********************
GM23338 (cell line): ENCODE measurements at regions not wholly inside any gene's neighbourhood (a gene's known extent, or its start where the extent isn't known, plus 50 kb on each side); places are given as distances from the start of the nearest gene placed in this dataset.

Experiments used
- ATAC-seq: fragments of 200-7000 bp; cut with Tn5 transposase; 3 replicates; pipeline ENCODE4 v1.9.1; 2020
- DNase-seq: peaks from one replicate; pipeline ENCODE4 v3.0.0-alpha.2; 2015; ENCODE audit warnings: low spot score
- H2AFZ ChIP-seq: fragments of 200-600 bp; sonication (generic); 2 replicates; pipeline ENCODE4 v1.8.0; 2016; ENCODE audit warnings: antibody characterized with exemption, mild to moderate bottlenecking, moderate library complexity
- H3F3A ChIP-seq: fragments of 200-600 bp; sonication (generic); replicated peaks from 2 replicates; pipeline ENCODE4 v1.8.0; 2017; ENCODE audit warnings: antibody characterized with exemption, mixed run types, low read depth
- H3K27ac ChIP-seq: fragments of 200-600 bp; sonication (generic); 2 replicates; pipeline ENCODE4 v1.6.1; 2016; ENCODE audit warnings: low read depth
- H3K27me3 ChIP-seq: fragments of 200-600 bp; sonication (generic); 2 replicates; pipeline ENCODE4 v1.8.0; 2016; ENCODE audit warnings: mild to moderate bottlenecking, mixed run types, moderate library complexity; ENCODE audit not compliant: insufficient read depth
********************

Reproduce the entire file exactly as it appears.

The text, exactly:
GM23338 (cell line): ENCODE measurements at regions not wholly inside any gene's neighbourhood (a gene's known extent, or its start where the extent isn't known, plus 50 kb on each side); places are given as distances from the start of the nearest gene placed in this dataset.

Experiments used
- ATAC-seq: fragments of 200-7000 bp; cut with Tn5 transposase; 3 replicates; pipeline ENCODE4 v1.9.1; 2020
- DNase-seq: peaks from one replicate; pipeline ENCODE4 v3.0.0-alpha.2; 2015; ENCODE audit warnings: low spot score
- H2AFZ ChIP-seq: fragments of 200-600 bp; sonication (generic); 2 replicates; pipeline ENCODE4 v1.8.0; 2016; ENCODE audit warnings: antibody characterized with exemption, mild to moderate bottlenecking, moderate library complexity
- H3F3A ChIP-seq: fragments of 200-600 bp; sonication (generic); replicated peaks from 2 replicates; pipeline ENCODE4 v1.8.0; 2017; ENCODE audit warnings: antibody characterized with exemption, mixed run types, low read depth
- H3K27ac ChIP-seq: fragments of 200-600 bp; sonication (generic); 2 replicates; pipeline ENCODE4 v1.6.1; 2016; ENCODE audit warnings: low read depth
- H3K27me3 ChIP-seq: fragments of 200-600 bp; sonication (generic); 2 replicates; pipeline ENCODE4 v1.8.0; 2016; ENCODE audit warnings: mild to moderate bottlenecking, mixed run types, moderate library complexity; ENCODE audit not compliant: insufficient read depth